An analyst says Fairfax is likely to keep a tight grasp on its remaining stake in Trade Me, after selling another chunk of the internet auction site to pay back debt.
The sell off is part of a major restructure by the Australian media company, which plans to cut 1900 jobs in Australia in the next three years, in an effort to cut costs.
Fairfax sold Trade Me shares at $A2.70 a share, a 3.2% discount to its closing price on Friday, reducing its stake from 66% to 51%.
Fat Prophets senior analyst Greg Fraser says when Fairfax originally bought stock to claim 100% ownership of Trade Me, but the company has done an about-turn to sell down part of that business, using the proceeds to repay group debt.
Mr Fraser says it's significant that they have sold down to 51% and believes Fairfax wants to continue to control Trade Me which is seen as a core business.
He says Fairfax has taken the opportunity to take some money off the table and use it repay debt as well to provide a more conservative balance sheet.
Fairfax has also announced plans to switch its landmark The Age and Sydney Morning Herald broadsheets to compact formats, and close major Sydney and Melbourne printing presses as part of cost-cutting measures.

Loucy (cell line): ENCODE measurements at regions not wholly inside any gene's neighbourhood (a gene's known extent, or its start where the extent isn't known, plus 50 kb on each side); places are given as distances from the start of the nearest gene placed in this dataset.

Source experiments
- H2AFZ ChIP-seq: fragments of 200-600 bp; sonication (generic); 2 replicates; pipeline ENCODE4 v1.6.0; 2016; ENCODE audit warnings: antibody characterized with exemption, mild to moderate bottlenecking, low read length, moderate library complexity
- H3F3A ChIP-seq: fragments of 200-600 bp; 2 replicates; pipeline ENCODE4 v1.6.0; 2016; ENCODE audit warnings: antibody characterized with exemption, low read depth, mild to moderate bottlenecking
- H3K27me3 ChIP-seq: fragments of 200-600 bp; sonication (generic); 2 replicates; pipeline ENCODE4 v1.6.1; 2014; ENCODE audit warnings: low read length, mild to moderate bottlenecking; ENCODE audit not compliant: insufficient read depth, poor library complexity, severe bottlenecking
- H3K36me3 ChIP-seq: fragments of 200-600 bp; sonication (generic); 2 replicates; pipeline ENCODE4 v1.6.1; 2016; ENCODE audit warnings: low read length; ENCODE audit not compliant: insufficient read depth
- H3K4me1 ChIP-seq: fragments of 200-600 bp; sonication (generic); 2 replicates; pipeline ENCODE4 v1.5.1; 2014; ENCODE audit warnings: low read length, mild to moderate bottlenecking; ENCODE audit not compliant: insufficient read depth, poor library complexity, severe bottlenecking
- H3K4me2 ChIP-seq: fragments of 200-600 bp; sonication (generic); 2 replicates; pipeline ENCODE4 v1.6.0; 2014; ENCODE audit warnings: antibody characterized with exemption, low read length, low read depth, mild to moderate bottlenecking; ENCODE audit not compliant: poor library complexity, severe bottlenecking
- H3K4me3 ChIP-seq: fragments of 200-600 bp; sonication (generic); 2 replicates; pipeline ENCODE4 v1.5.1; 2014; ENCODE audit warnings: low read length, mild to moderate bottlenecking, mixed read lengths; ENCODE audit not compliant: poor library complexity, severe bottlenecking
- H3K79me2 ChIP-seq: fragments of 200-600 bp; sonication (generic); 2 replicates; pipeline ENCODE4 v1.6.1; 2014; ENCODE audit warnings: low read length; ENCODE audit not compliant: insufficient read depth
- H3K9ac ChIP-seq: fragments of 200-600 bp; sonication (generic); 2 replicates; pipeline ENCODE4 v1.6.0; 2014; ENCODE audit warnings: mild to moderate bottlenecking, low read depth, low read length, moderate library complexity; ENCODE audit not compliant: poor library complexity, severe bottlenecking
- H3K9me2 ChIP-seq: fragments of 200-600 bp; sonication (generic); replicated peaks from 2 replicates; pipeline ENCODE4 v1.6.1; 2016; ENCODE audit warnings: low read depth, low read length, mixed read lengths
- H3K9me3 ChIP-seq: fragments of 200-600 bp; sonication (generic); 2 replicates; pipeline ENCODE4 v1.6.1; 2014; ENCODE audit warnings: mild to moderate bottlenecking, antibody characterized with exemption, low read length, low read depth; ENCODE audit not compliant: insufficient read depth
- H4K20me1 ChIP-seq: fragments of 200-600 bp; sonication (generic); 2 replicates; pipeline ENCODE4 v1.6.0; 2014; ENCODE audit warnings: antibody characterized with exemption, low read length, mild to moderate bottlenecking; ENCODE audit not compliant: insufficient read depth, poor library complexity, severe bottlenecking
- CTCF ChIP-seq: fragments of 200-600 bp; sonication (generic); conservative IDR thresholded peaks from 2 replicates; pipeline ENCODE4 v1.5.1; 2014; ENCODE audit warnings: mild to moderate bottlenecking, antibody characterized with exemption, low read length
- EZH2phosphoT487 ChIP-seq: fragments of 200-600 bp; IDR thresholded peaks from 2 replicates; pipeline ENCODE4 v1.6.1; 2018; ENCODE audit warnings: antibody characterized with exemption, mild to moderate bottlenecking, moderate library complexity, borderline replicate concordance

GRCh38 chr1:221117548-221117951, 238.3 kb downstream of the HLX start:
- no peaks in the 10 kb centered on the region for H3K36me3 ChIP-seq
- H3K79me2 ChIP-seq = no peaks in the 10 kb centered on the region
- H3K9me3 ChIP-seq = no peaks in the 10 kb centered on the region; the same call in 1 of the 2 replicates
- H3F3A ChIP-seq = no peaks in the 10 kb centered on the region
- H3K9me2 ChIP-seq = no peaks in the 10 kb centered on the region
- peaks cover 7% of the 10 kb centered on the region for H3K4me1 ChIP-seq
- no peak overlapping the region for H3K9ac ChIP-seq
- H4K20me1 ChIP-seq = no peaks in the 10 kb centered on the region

It will fall in line with its main competitor, News Limited, introducing paywall subscription services for its flagship online services in 2013.
Mr Fraser says it's a brave and very big overhaul which will take the best part of three or four years.
He says there is a caveat that as long as the metropolitan newspaper business remains significant in terms of revenue Fairfax will maintain its printing capability, but the changes give it the opportunity to go fully digital in the future if required.
Mr Fraser says it's unfortunate that so many people had to lose their jobs, but it was inevitable.
He says so far the situation seems to be unique to Australia, and although Fairfax will be looking at New Zealand, major changes don't seem to be on the agenda at present.